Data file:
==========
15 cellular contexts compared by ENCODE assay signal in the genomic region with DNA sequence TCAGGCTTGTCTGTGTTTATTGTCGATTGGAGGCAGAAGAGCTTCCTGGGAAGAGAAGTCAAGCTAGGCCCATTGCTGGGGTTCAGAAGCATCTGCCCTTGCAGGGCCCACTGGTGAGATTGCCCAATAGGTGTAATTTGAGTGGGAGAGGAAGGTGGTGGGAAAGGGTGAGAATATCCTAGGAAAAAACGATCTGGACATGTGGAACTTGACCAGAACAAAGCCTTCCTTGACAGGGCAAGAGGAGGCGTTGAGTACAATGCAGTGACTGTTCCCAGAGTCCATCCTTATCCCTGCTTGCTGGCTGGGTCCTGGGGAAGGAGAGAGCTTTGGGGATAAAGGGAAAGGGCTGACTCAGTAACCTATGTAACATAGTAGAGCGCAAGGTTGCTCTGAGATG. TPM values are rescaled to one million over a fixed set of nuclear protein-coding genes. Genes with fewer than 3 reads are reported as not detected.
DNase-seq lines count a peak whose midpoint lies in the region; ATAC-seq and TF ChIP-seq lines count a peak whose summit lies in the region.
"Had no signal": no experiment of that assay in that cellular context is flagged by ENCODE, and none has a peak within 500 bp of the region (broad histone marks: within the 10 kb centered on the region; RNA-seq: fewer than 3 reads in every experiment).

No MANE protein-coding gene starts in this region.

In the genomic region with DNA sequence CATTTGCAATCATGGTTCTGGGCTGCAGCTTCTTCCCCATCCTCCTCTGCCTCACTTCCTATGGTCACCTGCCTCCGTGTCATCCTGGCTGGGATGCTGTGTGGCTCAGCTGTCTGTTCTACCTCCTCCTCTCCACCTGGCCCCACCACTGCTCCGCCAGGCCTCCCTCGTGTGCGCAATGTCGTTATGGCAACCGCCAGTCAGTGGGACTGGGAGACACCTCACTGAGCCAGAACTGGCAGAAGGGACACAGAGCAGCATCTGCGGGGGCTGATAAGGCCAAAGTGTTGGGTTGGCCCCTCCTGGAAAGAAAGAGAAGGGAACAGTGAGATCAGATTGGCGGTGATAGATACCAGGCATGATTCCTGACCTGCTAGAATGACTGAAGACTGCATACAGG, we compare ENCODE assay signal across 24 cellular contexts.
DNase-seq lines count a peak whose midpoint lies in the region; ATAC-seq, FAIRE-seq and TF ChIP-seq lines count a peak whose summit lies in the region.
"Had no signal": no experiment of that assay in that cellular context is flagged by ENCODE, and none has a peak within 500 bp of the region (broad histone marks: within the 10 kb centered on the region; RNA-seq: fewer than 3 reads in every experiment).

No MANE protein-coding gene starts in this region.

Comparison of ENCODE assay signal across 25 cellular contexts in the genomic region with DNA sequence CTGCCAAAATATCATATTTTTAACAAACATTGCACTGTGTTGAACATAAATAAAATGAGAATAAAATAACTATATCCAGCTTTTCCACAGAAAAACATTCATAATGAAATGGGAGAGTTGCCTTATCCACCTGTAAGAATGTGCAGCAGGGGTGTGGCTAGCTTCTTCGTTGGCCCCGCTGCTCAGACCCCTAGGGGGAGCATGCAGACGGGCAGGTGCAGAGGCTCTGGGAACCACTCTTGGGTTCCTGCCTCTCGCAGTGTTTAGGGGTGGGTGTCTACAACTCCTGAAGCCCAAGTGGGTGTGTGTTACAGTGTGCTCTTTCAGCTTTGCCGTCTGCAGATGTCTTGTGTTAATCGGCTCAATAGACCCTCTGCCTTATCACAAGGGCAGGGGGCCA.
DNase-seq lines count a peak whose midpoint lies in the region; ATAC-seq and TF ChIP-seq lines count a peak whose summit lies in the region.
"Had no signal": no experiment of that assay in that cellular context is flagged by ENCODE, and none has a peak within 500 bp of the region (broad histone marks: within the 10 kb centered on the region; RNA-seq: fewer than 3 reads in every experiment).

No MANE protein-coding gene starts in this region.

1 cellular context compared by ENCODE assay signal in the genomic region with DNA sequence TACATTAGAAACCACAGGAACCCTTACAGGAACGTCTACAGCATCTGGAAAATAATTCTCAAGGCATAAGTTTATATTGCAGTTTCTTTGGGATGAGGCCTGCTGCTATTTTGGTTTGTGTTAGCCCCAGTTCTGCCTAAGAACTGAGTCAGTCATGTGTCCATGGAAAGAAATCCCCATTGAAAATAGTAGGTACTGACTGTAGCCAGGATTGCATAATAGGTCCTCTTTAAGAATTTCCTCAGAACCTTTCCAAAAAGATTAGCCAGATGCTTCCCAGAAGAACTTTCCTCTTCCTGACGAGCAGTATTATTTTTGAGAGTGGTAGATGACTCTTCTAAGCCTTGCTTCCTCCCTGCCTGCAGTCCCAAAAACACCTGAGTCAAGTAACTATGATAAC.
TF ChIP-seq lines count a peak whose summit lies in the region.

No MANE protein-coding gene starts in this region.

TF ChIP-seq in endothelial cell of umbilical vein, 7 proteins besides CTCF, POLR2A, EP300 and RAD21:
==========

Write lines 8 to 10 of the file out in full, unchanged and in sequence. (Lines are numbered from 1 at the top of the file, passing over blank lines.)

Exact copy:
No MANE protein-coding gene starts in this region.

Comparison of ENCODE assay signal across 25 cellular contexts in the genomic region with DNA sequence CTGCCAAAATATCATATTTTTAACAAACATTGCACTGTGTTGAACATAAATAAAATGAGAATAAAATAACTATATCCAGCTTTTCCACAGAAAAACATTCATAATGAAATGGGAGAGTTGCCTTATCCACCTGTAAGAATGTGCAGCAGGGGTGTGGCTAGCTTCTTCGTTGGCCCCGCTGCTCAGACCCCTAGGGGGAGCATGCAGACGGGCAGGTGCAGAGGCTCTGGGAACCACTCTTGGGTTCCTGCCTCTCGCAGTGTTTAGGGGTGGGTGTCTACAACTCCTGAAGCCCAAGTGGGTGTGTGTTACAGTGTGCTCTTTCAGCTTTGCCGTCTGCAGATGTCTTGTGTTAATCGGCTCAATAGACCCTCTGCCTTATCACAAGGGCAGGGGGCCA.
DNase-seq lines count a peak whose midpoint lies in the region; ATAC-seq and TF ChIP-seq lines count a peak whose summit lies in the region.